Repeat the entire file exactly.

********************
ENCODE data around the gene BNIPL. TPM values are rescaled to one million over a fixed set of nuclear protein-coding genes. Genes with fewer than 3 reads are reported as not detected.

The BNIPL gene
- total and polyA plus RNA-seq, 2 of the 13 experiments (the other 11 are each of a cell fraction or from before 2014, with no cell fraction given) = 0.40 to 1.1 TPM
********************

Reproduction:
ENCODE data around the gene BNIPL. TPM values are rescaled to one million over a fixed set of nuclear protein-coding genes. Genes with fewer than 3 reads are reported as not detected.

The BNIPL gene
- total and polyA plus RNA-seq, 2 of the 13 experiments (the other 11 are each of a cell fraction or from before 2014, with no cell fraction given) = 0.40 to 1.1 TPM